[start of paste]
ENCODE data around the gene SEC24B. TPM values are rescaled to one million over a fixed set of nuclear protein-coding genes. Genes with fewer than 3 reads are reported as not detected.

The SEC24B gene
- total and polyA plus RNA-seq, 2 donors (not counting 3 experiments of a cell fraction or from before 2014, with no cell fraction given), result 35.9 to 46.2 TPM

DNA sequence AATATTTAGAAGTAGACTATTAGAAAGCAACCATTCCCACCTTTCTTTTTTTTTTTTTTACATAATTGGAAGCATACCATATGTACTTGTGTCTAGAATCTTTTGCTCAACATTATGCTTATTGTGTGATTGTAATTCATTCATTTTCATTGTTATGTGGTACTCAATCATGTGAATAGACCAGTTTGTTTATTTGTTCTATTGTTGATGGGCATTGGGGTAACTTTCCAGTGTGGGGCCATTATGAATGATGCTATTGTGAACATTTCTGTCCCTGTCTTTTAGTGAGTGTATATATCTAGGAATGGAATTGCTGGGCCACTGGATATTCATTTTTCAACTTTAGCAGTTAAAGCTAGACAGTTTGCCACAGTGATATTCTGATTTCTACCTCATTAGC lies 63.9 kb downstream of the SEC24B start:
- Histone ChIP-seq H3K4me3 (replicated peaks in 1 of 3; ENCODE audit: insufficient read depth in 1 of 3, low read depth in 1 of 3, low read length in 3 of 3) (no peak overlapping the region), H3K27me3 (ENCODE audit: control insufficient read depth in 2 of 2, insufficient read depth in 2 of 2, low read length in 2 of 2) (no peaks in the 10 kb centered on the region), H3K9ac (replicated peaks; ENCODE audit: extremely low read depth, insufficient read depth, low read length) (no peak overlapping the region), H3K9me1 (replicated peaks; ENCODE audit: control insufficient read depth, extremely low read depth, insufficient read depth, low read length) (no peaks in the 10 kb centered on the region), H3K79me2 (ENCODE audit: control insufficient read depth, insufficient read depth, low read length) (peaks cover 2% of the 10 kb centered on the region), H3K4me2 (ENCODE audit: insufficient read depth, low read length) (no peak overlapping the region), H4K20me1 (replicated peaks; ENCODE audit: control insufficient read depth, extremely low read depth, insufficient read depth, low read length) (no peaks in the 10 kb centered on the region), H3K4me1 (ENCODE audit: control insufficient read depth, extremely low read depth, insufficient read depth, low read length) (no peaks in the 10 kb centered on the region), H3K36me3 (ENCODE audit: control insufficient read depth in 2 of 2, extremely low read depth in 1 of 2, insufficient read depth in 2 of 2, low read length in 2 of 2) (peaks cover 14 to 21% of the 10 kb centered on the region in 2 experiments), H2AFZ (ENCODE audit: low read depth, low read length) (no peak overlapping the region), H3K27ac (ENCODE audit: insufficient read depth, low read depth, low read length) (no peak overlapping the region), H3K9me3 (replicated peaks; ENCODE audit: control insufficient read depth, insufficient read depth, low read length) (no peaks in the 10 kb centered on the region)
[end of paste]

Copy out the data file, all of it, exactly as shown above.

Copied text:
ENCODE data around the gene SEC24B. TPM values are rescaled to one million over a fixed set of nuclear protein-coding genes. Genes with fewer than 3 reads are reported as not detected.

The SEC24B gene
- total and polyA plus RNA-seq, 2 donors (not counting 3 experiments of a cell fraction or from before 2014, with no cell fraction given), result 35.9 to 46.2 TPM

DNA sequence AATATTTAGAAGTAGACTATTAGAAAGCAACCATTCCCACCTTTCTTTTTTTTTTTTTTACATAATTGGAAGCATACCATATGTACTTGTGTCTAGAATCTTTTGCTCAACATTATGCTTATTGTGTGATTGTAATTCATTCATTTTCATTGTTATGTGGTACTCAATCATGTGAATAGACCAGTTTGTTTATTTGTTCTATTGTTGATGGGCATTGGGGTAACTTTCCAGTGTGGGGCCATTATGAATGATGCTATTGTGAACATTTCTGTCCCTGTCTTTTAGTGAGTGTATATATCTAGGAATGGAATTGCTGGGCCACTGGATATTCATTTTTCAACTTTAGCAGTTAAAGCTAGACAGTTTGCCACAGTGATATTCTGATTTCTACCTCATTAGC lies 63.9 kb downstream of the SEC24B start:
- Histone ChIP-seq H3K4me3 (replicated peaks in 1 of 3; ENCODE audit: insufficient read depth in 1 of 3, low read depth in 1 of 3, low read length in 3 of 3) (no peak overlapping the region), H3K27me3 (ENCODE audit: control insufficient read depth in 2 of 2, insufficient read depth in 2 of 2, low read length in 2 of 2) (no peaks in the 10 kb centered on the region), H3K9ac (replicated peaks; ENCODE audit: extremely low read depth, insufficient read depth, low read length) (no peak overlapping the region), H3K9me1 (replicated peaks; ENCODE audit: control insufficient read depth, extremely low read depth, insufficient read depth, low read length) (no peaks in the 10 kb centered on the region), H3K79me2 (ENCODE audit: control insufficient read depth, insufficient read depth, low read length) (peaks cover 2% of the 10 kb centered on the region), H3K4me2 (ENCODE audit: insufficient read depth, low read length) (no peak overlapping the region), H4K20me1 (replicated peaks; ENCODE audit: control insufficient read depth, extremely low read depth, insufficient read depth, low read length) (no peaks in the 10 kb centered on the region), H3K4me1 (ENCODE audit: control insufficient read depth, extremely low read depth, insufficient read depth, low read length) (no peaks in the 10 kb centered on the region), H3K36me3 (ENCODE audit: control insufficient read depth in 2 of 2, extremely low read depth in 1 of 2, insufficient read depth in 2 of 2, low read length in 2 of 2) (peaks cover 14 to 21% of the 10 kb centered on the region in 2 experiments), H2AFZ (ENCODE audit: low read depth, low read length) (no peak overlapping the region), H3K27ac (ENCODE audit: insufficient read depth, low read depth, low read length) (no peak overlapping the region), H3K9me3 (replicated peaks; ENCODE audit: control insufficient read depth, insufficient read depth, low read length) (no peaks in the 10 kb centered on the region)